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Unread October 10th, 2006, 01:24 PM
Manu Jaaskelainen Manu Jaaskelainen is offline
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Join Date: Aug 2004
Location: Kerava, Finland
Posts: 68
Default Re: Defining Moments

George, I would like to add some additional comments. Your question has clearly bothered me, so I have done some homework to clarify this problem. In CCWAA one can find numerous references to the concept of psychosis, although Adler is using an older terminology which may partly sound somewhat strange to us. In Vol. 3, Ch. XIII On the Theory of Hallucination (1912), there is a discussion on this in pages 90 - 91. I do not quote the italicized paragraph beginning at the end of p. 90 because it is rather long. However, the end of the process leading to psychosis is "... in this condition of isolated human beings struggling for prestige, their ties having come undone, that the soul stumbles along the path of those lost to the community, the unreal world, and builds for itself a second world in which hallucination (read: psychosis) has validity because logic no longer matters so much."
There is another paper in Vol. 3, Ch. VII "The Life-Lie and Responsibility in Neurosis and Psychosis" (1914). "In the case of some psychotics, but also in neurotics, belligerence as well as accusations are not directed at a single person but at many, at times at all of humankind, at bisexuality, or at the order of the world. This condition is particularly acute in cases of paranoia. The total rejection of the world along with its condemnation is expressed in dementia praecox (read:schitzophrenia)."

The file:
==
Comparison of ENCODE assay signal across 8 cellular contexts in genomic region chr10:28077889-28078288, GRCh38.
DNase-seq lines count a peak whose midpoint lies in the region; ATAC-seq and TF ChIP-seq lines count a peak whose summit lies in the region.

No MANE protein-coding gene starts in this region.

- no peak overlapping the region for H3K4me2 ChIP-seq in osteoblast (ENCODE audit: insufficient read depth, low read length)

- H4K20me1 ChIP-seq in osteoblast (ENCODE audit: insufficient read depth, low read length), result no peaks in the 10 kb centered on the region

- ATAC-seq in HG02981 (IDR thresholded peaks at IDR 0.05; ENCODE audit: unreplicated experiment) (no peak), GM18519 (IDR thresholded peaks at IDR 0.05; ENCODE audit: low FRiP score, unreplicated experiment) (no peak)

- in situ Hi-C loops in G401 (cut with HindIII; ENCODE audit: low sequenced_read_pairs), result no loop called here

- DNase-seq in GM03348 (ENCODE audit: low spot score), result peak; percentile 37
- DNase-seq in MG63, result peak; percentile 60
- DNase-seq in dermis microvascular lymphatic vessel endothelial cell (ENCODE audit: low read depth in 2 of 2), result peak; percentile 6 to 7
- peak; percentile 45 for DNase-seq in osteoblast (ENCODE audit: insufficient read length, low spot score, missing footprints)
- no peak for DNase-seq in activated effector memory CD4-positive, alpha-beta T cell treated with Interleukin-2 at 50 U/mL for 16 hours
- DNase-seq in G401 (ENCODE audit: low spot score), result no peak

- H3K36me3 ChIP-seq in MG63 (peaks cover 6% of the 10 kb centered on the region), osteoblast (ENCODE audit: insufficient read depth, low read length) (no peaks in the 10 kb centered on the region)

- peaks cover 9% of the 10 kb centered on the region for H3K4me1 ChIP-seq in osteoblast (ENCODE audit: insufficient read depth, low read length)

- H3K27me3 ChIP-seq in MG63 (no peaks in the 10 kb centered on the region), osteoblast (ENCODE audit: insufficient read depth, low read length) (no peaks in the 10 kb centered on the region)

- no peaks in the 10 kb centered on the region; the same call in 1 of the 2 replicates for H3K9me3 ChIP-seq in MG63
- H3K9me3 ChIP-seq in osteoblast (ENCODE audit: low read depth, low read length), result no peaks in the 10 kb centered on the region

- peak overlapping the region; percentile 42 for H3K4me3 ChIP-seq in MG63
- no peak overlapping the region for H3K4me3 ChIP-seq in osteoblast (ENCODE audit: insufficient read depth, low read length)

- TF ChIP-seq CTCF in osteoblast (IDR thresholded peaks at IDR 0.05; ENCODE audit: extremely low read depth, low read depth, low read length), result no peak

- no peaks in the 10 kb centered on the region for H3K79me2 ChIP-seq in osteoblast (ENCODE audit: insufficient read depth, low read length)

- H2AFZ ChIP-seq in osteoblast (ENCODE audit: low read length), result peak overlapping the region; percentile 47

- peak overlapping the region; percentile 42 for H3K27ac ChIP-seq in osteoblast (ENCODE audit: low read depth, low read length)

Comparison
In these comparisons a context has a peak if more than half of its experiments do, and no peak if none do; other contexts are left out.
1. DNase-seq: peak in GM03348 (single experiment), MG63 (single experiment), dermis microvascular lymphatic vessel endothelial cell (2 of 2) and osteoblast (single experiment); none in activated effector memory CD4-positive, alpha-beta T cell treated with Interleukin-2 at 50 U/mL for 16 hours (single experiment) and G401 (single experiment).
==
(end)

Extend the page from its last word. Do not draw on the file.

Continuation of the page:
Somewhere Adler says that gradiose ideas and compensatory and extreme feelings of superiority are always typical for psychotic persons. - When reading Adler's analyses, one understands why he thinks the limits between normal and abnormal are never absolute, only relative and flexible. So are the borders between neurosis and psychosis.
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